Let’s say this is your business today. Your team are running at about 100% capacity,  They’re pretty full. And you’re a great salesperson, so you’re selling an awful lot of customers. Let’s say for the sake of doing some numbers that you’ve 100 customers at $100 a month each. So you’re bringing in $10,000, that’s your capacity. That’s the size of your capacity engine.

You can make that per day, you can make that per month, adjusted accordingly for your business. Your team’s running at 100%. Now, I might jokingly in a coaching situation. You say, well, what happens if you put your prices up by 50%? And you’d probably tell me that you’d lose all of your clients. You’d have a bigger business, but you wouldn’t actually be generating any revenue. So that’s not the solution.

But let’s say you put your prices up by just 10% and lost 9% of your clients. What would that situation look like? Well, now you’d had 91 clients instead of 100 at $110 each per month instead $100 per month.  Now, that adds up to $10,010. Okay, your revenue’s gonna up by 10 bucks, hardly something to write home about. Until you remember that your team have the capacity to service 100 clients.

So in actual fact your capacity has gone up. It’s gone up by 10% to $11,000. Without having to hire any more people, without having to incur any more costs in your business, you’ve managed to increase the capacity. And because you’re a great salesperson, even if you don’t convert every single person anymore you’ve still got the revenue coming in to make sure that that engine gets full pretty quickly. You know right now that you need to put up prices.

Let’s talk about some real experiences of doing it. And at this point in the economic cycle I think you really are in a position to be putting up your prices on at least an annual basis. First client example I want to use is a client of mine in the UK. Now, they’ve just gone down the raising prices for new clients. They haven’t yet decided to put up prices for their existing ongoing clients. They feel that’s a conversation too far. But with the conversion rates they’re achieving they’ve put their prices up per product from 475 pounds to 525 pounds.

They were selling 100%, you know what they’re selling at now, 100%. Their conversion rate hasn’t changed. That tells me they probably could have gone to 550 or 575 pounds. All of that difference goes straight to the bottom line, and it’s not taking them any more time to bring it in. Let’s say, however, you do want to raise prices for your existing clients.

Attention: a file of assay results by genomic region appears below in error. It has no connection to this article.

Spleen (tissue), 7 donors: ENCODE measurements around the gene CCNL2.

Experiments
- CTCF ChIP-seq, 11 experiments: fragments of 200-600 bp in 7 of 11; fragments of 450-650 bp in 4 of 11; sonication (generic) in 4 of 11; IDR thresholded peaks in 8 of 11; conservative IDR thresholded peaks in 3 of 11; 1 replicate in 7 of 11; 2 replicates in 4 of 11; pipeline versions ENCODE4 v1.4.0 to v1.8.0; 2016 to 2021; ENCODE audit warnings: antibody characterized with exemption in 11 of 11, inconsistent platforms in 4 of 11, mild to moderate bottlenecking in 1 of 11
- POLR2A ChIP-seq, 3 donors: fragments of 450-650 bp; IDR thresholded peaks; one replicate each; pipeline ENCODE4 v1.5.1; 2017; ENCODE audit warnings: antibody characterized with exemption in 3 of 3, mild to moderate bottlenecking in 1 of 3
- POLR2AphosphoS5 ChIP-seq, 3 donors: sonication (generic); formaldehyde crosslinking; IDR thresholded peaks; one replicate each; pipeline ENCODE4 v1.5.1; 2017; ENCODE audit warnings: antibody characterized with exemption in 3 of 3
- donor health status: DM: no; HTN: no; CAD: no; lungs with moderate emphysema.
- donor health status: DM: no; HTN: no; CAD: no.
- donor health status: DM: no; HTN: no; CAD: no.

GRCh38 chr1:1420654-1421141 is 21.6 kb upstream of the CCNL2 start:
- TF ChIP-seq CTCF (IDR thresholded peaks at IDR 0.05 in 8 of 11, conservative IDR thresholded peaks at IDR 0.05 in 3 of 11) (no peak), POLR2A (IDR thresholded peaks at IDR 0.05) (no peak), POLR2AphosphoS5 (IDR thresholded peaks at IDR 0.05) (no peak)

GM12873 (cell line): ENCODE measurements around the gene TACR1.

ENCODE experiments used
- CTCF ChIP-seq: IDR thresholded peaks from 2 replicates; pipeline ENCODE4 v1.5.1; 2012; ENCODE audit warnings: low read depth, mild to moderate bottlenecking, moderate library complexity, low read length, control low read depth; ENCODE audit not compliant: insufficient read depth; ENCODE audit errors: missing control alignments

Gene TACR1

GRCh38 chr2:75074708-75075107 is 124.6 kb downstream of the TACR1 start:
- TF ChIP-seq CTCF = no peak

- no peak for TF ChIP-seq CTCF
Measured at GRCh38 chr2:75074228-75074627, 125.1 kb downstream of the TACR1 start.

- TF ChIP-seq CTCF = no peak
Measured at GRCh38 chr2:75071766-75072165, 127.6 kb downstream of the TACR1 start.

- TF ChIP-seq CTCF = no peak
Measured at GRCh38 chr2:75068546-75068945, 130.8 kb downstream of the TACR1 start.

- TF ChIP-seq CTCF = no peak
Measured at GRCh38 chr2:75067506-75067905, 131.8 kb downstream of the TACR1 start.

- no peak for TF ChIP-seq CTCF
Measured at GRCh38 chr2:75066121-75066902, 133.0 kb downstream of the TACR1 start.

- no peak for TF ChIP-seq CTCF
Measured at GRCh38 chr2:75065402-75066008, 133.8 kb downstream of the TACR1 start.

We do need to do this from time to time. A lovely process that I’ve run with a number of businesses that actually gets your clients to thank you for putting prices up. That’s right, you raise prices, you cost them more, and their response is thank you. The trick is to do it this way. You send out a letter, or an email, make a phone call, depends on the volume of clients that you’re working with. And you let them know, you say we’re raising our prices, no need to justify why. We’re raising our prices from say the first of September 2018.

However, to value your loyalty, and as our thanks to you for being a great client all this time we’re going to hold off increasing prices for existing clients until the first of January 2019. What you’ve actually done is send them a letter saying, hey, from the first of January your prices are coming up. But by positioning it that they’re waiting longer than new clients who will get that price rise in September you’re actually demonstrating that you value them.

You’re giving them something and that’s why they say thanks. It’s a wonderful way to have what can otherwise be seen as an adversarial relationship. When you go to put prices up you need to be thinking sometimes about what happens if the clients stay.

I’ve seen some businesses go down a route with clients they don’t want, of just trying to put the prices up to the point where those clients leave. If you’ve got a situation like that ask yourself, what is the amount of dollars, the revenue I can bring in from that client, that will actually energize me and my team to do that work?